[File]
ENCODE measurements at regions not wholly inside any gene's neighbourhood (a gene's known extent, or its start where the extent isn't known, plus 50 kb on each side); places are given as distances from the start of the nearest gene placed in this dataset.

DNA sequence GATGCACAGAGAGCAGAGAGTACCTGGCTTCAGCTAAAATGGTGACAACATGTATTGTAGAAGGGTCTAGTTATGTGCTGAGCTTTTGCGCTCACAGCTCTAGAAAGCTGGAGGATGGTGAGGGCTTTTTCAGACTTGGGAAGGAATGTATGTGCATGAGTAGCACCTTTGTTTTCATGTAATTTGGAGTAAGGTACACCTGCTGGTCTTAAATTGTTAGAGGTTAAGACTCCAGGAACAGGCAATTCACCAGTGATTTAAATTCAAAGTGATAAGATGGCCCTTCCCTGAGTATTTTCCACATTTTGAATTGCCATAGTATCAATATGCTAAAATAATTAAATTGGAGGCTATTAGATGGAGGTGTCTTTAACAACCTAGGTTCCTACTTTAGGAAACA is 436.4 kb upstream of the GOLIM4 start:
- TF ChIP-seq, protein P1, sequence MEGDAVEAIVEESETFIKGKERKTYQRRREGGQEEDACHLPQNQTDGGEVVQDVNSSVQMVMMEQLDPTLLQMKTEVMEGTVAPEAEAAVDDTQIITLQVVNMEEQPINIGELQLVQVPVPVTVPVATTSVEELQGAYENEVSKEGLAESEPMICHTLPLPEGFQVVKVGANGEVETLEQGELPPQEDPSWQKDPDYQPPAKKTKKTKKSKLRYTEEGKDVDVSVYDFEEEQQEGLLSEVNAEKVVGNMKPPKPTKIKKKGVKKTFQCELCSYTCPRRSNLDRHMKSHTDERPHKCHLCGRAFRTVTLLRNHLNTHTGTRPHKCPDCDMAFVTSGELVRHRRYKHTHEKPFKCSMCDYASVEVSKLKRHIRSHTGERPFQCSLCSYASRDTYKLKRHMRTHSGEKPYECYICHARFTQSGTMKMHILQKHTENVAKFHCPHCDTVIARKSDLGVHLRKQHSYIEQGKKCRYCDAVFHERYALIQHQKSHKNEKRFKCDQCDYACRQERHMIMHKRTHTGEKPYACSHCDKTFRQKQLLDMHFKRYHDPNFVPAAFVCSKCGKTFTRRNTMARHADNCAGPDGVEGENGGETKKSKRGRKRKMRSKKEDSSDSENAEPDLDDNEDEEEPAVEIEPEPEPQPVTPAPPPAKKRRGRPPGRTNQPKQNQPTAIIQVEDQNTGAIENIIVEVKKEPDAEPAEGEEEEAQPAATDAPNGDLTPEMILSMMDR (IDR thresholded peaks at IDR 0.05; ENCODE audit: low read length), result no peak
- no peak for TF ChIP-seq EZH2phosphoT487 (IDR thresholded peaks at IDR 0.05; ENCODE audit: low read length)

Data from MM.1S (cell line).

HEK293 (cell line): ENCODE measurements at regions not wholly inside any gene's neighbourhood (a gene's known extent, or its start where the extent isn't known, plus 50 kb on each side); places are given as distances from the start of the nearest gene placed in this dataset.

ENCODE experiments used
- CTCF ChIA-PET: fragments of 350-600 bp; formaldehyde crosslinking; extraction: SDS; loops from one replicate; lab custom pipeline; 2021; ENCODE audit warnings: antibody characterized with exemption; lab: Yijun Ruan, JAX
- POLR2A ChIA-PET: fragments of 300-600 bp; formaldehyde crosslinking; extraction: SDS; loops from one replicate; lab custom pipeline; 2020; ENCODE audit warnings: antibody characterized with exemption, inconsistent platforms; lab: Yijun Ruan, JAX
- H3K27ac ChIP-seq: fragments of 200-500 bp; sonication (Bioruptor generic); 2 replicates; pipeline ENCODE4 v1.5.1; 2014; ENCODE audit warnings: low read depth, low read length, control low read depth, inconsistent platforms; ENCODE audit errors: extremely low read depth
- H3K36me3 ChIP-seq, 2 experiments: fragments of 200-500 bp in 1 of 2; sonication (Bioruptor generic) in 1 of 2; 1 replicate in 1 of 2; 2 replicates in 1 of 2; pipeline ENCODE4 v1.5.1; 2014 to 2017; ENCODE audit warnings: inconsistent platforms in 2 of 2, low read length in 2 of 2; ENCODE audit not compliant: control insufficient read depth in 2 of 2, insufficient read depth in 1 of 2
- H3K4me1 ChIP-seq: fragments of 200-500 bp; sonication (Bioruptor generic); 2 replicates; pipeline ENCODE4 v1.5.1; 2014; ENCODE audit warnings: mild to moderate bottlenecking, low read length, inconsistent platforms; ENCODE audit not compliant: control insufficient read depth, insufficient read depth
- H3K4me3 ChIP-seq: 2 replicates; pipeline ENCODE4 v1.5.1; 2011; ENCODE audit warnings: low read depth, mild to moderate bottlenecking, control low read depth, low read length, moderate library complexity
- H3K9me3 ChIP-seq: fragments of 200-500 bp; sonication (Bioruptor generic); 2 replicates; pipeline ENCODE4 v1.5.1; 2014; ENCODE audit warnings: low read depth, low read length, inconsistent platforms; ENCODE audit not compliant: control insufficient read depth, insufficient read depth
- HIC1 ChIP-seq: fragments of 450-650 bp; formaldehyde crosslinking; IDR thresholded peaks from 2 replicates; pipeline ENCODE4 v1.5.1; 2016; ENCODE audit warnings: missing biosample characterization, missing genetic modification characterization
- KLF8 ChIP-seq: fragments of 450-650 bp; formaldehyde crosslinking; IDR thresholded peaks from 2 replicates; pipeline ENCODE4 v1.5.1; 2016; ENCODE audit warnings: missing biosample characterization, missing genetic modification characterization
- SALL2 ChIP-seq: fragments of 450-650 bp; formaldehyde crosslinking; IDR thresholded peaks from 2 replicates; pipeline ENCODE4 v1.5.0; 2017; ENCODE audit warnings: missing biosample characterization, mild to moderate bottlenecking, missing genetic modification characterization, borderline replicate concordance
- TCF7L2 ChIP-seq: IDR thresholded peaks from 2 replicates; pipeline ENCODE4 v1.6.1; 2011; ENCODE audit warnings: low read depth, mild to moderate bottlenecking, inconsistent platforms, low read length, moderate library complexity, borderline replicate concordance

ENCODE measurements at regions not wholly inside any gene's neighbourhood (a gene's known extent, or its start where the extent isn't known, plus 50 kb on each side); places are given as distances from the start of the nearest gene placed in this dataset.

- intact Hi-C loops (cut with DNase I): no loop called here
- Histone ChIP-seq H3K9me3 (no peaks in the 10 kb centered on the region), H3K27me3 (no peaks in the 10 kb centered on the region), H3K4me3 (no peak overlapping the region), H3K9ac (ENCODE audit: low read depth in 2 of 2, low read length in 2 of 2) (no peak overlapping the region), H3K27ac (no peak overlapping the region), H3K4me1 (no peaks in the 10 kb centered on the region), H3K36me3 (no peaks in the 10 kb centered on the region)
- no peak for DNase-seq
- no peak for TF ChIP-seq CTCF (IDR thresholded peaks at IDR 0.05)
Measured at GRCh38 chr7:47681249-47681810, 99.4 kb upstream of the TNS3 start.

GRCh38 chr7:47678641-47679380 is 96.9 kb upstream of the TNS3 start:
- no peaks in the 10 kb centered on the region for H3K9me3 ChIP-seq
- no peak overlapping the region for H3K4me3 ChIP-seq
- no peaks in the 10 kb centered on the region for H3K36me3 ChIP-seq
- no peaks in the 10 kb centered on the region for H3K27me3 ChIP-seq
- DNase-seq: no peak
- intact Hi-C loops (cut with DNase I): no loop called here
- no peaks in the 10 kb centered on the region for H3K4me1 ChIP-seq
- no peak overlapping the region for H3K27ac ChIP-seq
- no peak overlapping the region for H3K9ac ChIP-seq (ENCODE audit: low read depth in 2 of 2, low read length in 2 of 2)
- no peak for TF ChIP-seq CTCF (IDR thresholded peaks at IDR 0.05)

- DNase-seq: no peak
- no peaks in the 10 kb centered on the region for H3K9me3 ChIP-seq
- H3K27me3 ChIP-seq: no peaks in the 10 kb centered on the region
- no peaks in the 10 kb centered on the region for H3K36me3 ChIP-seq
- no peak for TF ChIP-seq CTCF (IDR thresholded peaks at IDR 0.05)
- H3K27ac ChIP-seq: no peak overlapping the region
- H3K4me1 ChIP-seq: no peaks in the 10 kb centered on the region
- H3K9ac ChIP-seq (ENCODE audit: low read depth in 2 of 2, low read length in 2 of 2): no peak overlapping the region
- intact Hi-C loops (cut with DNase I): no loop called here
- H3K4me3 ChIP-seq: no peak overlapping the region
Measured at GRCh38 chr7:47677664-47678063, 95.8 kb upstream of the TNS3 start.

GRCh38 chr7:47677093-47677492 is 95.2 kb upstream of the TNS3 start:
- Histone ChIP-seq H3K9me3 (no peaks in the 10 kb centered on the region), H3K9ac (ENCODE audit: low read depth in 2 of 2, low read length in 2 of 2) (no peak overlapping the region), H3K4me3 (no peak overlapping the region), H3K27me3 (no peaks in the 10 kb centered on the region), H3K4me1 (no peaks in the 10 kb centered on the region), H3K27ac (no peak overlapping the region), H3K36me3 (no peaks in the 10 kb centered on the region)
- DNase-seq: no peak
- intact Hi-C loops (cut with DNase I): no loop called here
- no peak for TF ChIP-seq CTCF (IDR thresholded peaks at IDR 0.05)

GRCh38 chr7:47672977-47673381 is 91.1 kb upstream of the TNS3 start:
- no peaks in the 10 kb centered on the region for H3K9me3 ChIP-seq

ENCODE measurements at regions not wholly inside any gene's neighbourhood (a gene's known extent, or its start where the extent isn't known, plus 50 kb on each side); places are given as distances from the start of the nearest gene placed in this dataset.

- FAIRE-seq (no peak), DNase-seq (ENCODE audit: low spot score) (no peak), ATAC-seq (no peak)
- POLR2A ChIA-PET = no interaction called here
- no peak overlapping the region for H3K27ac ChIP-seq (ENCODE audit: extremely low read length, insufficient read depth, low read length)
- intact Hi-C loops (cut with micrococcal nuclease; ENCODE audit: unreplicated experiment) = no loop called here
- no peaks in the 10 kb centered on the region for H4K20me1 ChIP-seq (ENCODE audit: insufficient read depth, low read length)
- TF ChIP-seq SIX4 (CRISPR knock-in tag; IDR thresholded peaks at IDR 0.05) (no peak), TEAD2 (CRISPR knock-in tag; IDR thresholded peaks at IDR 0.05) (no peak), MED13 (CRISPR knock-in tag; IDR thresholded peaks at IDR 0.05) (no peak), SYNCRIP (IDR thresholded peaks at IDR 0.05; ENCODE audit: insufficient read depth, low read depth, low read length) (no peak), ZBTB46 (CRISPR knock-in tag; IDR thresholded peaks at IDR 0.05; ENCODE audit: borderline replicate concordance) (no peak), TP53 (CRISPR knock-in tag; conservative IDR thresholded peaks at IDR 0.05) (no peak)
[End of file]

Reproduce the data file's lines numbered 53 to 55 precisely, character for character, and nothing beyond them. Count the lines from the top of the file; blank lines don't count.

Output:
- no peaks in the 10 kb centered on the region for H3K9me3 ChIP-seq

ENCODE measurements at regions not wholly inside any gene's neighbourhood (a gene's known extent, or its start where the extent isn't known, plus 50 kb on each side); places are given as distances from the start of the nearest gene placed in this dataset.

- FAIRE-seq (no peak), DNase-seq (ENCODE audit: low spot score) (no peak), ATAC-seq (no peak)